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Phosphatidylserine signaling in developmental synaptic pruning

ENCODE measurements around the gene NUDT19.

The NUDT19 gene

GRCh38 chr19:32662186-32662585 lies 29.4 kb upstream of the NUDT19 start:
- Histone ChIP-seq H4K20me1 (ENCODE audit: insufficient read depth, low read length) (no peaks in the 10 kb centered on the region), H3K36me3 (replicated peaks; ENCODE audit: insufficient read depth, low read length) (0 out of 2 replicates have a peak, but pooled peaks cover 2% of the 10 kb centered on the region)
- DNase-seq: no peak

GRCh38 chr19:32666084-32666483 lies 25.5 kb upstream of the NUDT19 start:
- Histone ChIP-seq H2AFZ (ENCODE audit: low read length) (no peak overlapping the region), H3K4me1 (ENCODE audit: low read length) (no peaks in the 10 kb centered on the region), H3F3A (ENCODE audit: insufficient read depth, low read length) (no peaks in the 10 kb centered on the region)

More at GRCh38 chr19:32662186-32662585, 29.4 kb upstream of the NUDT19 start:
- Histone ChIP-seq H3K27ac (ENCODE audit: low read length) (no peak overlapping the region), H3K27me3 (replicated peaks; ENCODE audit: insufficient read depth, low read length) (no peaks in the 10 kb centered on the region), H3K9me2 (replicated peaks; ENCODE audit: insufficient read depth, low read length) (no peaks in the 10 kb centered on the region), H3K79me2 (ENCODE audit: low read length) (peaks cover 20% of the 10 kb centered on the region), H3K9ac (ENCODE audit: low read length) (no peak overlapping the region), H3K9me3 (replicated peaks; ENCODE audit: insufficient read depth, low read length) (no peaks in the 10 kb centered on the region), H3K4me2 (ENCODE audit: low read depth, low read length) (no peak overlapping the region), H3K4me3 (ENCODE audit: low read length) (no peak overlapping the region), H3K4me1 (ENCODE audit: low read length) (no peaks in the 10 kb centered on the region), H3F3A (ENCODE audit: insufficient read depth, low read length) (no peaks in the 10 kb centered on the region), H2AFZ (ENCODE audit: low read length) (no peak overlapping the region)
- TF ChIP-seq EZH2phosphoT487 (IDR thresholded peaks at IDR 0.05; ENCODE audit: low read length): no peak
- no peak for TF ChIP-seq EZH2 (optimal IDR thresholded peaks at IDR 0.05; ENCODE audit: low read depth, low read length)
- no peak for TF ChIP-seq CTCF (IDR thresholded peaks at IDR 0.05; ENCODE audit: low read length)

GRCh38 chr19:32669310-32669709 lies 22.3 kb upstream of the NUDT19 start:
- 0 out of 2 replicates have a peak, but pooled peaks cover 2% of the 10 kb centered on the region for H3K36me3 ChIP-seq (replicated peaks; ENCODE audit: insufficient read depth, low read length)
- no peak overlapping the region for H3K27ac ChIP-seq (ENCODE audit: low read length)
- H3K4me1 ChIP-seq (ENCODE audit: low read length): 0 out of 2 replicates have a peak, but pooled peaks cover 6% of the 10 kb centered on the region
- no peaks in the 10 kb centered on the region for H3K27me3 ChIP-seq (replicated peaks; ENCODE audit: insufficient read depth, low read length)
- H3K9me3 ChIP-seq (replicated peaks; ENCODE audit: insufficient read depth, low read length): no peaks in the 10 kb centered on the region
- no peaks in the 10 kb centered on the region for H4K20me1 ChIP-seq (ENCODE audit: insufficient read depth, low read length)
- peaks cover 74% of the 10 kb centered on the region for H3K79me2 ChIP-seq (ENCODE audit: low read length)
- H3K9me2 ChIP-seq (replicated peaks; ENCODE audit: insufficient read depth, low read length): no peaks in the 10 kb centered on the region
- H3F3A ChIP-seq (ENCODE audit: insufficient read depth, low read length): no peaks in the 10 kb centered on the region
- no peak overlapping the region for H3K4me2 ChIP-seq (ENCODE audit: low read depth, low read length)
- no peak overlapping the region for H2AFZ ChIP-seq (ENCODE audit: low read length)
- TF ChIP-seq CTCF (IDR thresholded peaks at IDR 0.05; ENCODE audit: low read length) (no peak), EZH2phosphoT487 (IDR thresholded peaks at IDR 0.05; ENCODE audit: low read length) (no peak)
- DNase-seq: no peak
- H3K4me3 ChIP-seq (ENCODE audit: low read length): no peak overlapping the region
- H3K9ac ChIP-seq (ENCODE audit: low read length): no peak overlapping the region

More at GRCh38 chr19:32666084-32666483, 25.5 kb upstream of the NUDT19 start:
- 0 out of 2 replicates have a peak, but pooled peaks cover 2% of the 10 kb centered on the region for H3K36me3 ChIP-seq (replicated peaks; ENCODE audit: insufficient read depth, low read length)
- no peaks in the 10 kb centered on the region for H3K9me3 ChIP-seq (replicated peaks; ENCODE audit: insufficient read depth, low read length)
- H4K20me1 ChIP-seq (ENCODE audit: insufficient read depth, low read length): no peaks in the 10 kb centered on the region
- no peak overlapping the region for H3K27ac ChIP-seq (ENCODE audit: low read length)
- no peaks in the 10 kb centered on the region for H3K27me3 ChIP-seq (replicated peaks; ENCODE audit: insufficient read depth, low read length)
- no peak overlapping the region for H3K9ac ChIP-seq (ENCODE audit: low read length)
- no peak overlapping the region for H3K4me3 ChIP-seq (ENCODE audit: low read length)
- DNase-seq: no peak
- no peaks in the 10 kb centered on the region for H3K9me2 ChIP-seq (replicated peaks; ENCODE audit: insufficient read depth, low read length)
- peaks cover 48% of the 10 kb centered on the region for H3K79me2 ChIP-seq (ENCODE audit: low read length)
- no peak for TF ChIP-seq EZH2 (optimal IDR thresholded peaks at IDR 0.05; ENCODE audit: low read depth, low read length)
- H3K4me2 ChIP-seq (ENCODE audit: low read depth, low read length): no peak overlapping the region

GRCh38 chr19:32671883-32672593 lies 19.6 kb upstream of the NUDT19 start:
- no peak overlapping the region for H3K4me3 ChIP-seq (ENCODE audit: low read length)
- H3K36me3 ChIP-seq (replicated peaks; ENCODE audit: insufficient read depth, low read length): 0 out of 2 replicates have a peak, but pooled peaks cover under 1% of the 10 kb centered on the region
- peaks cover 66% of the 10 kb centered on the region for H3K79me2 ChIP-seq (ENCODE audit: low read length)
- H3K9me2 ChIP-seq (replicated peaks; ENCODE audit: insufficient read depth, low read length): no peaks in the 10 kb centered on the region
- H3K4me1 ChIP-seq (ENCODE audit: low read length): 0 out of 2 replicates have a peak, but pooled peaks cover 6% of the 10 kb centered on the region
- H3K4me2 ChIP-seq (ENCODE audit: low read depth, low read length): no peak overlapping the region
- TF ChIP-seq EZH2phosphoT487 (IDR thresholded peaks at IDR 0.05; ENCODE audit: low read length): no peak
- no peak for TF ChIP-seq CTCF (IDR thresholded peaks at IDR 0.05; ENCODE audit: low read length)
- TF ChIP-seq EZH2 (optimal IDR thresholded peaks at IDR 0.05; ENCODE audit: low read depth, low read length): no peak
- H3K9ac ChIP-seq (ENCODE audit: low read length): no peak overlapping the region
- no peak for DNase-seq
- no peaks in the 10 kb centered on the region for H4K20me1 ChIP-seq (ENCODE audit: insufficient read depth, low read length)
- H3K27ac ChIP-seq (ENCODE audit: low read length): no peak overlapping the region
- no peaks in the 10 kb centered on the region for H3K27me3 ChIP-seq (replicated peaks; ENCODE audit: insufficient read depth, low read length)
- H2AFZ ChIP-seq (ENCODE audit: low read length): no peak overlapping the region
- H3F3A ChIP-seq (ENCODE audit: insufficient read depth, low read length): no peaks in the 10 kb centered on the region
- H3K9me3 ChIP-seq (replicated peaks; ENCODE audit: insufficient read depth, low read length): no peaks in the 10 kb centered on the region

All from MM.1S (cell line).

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The development of a complex nervous system is accompanied by a generation of superfluous neuronal connections that are removed when neural circuits mature. Why are so many synapses lost, what determines which synapses are eliminated, what are the molecular mechanisms involved, and what are the consequences of not getting it right? Synaptic pruning appears to be highly selective process that ensures selective elimination of some synapses and the maintenance of others. Structural and functional refinement of synaptic network is tightly related to the presence of brain immune cells microglia that actively contact and engulf unnecessary synapses. Aberrant or impaired microglial function leads to abnormal synaptic densities and dysfunctional connectivity that causes morphological, functional and behavioral deficits. For example, brain imaging and post-mortem studies suggest the role of deficient synaptic pruning in neurodevelopmental disorders, such as autism and schizophrenia. The reduction of brain volume and reduced density of dendritic spines in schizophrenia is suggestive of over-pruning, whereas increased brain volume and dendritic spine densities may indicate under-pruning in autism. Microglial phagocytic function has been implicated to have a central role in synaptic pruning; however, neuronal “eat-me” signal that discriminates weak and strong synapses remains to be identified. Using organotypic hippocampal slice cultures and in vivo mouse models we investigate the role of phosphatidylserine as a neuronal surface signal that labels synapses for elimination thus ensuring proper brain development and circuit maturation.

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